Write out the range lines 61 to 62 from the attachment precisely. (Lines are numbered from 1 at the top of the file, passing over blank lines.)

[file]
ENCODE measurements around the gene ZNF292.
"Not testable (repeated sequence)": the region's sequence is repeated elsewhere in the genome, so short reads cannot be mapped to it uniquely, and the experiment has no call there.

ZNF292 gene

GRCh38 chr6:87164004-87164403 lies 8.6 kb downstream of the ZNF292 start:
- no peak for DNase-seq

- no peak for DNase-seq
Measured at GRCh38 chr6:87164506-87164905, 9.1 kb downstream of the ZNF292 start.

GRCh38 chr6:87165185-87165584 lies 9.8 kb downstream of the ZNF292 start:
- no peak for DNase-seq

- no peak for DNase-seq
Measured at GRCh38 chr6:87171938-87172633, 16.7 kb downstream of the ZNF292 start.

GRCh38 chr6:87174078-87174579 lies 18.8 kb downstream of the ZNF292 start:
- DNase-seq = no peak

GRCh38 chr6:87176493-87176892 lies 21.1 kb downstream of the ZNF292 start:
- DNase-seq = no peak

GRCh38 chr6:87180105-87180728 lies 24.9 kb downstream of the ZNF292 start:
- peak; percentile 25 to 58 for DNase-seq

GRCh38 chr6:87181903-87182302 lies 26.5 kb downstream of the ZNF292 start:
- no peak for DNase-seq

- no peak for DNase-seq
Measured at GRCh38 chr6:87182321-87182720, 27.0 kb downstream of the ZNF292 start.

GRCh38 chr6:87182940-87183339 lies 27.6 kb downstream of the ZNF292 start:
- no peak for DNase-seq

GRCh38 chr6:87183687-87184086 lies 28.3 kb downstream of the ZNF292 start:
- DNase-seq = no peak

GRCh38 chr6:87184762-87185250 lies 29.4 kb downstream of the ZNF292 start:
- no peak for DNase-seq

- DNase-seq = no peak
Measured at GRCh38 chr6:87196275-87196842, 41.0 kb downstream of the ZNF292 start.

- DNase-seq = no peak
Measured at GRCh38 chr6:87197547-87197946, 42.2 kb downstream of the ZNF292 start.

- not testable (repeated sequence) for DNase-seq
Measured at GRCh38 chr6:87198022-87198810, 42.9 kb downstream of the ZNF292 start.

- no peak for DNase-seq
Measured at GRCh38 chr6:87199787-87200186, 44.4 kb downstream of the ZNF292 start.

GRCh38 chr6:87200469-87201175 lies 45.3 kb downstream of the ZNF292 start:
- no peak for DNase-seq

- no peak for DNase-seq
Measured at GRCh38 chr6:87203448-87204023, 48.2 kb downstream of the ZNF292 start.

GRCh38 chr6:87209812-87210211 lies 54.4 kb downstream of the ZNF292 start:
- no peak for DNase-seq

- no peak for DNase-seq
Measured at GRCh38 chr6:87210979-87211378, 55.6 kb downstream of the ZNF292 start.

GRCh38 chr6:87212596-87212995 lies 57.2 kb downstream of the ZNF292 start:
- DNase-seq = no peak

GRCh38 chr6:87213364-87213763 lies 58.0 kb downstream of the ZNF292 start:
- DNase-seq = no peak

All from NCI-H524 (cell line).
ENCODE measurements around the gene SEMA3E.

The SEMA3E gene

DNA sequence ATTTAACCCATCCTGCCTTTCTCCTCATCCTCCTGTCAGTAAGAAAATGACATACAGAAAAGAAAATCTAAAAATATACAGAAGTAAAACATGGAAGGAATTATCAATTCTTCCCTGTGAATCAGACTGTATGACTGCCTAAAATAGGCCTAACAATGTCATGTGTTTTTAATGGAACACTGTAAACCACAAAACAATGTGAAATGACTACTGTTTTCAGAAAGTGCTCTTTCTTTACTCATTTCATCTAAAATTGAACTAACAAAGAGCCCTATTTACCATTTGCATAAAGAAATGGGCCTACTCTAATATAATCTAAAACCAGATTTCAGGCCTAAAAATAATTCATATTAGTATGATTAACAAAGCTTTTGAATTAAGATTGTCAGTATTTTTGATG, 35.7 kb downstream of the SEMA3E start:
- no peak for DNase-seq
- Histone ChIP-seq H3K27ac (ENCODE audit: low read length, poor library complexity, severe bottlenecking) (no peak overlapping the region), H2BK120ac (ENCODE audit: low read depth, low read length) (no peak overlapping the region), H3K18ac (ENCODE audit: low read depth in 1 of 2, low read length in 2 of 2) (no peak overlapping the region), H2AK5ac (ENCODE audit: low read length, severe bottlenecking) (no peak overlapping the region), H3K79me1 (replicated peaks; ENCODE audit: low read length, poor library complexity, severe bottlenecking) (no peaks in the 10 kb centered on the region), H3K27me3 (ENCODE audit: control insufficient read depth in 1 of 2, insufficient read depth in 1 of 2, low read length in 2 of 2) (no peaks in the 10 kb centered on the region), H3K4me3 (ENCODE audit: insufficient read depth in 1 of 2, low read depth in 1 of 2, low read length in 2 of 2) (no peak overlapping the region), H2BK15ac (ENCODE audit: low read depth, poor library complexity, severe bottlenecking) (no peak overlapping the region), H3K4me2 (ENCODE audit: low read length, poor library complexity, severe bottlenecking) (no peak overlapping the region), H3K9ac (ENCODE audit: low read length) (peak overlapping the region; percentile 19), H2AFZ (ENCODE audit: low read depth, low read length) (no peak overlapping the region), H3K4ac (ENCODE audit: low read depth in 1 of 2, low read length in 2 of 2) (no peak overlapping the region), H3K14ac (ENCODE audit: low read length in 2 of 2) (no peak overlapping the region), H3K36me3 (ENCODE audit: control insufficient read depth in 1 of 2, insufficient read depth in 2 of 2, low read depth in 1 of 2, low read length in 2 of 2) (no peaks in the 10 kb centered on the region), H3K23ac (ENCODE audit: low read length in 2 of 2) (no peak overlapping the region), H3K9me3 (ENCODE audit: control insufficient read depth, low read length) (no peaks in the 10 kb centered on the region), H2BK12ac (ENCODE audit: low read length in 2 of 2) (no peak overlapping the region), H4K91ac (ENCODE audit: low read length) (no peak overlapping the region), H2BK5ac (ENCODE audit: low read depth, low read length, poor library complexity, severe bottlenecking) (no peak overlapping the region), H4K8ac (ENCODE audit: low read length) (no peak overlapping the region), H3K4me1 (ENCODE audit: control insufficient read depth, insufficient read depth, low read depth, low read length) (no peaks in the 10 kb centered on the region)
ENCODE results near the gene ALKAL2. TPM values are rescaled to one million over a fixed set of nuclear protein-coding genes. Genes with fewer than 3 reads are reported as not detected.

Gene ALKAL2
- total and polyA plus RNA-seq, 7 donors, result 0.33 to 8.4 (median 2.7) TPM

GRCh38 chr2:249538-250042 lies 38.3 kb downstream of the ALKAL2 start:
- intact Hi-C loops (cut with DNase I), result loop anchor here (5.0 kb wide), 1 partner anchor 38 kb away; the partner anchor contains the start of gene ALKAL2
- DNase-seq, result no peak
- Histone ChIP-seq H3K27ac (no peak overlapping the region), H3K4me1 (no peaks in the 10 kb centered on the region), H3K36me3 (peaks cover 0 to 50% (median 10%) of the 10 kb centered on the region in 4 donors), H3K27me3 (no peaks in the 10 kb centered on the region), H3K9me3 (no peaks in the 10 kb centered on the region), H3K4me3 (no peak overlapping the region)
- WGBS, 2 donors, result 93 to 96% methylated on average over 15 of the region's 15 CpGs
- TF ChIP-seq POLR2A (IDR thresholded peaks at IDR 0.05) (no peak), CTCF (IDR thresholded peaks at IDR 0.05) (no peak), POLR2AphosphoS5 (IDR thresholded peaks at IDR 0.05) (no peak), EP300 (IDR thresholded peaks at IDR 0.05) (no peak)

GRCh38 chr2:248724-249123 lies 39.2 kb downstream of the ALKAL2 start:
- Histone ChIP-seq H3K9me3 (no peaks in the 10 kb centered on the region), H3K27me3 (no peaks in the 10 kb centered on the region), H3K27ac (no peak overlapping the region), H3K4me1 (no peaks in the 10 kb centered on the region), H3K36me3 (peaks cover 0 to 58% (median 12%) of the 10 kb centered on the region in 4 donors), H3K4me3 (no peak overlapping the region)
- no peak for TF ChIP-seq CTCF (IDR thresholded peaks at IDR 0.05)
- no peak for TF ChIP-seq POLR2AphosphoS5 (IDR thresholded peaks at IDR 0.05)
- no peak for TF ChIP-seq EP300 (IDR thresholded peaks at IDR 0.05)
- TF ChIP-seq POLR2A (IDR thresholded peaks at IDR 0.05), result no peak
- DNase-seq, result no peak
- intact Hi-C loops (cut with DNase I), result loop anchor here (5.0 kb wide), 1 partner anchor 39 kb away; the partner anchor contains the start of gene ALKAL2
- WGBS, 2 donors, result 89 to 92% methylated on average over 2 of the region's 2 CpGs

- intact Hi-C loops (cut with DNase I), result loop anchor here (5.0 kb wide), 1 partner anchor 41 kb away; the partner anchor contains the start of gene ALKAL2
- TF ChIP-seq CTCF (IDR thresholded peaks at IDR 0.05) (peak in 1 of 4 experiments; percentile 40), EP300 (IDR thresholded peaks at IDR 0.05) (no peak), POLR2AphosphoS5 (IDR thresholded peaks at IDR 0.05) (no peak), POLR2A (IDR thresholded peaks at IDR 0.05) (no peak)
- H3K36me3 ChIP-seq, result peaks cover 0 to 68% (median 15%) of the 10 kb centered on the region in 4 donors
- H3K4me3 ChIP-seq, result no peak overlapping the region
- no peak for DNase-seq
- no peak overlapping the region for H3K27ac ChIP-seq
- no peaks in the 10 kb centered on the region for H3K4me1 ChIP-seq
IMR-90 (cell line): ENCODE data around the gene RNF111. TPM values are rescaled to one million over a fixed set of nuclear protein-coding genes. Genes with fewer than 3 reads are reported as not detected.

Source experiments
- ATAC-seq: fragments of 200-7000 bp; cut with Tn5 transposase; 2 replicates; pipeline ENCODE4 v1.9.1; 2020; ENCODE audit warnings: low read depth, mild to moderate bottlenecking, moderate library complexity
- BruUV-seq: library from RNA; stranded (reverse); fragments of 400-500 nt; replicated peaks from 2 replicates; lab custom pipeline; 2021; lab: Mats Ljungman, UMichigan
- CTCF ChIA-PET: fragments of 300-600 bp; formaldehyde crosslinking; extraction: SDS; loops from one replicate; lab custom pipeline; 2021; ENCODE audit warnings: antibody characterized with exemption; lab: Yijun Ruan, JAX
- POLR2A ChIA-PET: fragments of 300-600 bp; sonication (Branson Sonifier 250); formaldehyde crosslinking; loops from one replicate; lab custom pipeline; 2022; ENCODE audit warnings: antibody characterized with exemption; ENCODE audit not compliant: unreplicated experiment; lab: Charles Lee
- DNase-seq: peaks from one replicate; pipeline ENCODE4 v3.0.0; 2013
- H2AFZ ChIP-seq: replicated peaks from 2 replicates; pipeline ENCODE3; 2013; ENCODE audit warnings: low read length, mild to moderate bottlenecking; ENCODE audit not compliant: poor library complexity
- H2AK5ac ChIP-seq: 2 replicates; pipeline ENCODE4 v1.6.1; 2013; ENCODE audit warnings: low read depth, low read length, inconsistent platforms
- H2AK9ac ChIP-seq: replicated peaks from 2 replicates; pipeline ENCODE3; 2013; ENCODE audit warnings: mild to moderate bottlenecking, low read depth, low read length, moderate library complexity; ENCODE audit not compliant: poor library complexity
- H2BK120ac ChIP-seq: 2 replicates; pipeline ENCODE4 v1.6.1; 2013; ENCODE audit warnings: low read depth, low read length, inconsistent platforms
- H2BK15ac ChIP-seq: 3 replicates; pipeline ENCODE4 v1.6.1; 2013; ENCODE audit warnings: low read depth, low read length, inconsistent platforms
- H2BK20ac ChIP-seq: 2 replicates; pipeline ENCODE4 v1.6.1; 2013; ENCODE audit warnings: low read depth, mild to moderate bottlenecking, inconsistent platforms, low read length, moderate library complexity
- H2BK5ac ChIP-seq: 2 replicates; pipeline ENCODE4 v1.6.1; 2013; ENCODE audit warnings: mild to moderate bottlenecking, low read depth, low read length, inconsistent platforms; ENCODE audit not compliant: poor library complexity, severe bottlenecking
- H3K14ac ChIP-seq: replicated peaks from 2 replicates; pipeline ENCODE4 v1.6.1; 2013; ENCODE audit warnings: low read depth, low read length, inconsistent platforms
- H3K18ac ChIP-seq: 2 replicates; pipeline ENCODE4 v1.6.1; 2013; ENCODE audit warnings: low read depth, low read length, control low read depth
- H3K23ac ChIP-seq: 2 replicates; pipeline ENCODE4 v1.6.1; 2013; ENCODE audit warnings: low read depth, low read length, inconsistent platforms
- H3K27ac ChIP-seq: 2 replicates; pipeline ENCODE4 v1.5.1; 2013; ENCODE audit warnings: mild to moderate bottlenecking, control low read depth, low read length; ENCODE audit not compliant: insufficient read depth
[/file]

- WGBS, 2 donors, result 93 to 96% methylated on average over 15 of the region's 15 CpGs
- TF ChIP-seq POLR2A (IDR thresholded peaks at IDR 0.05) (no peak), CTCF (IDR thresholded peaks at IDR 0.05) (no peak), POLR2AphosphoS5 (IDR thresholded peaks at IDR 0.05) (no peak), EP300 (IDR thresholded peaks at IDR 0.05) (no peak)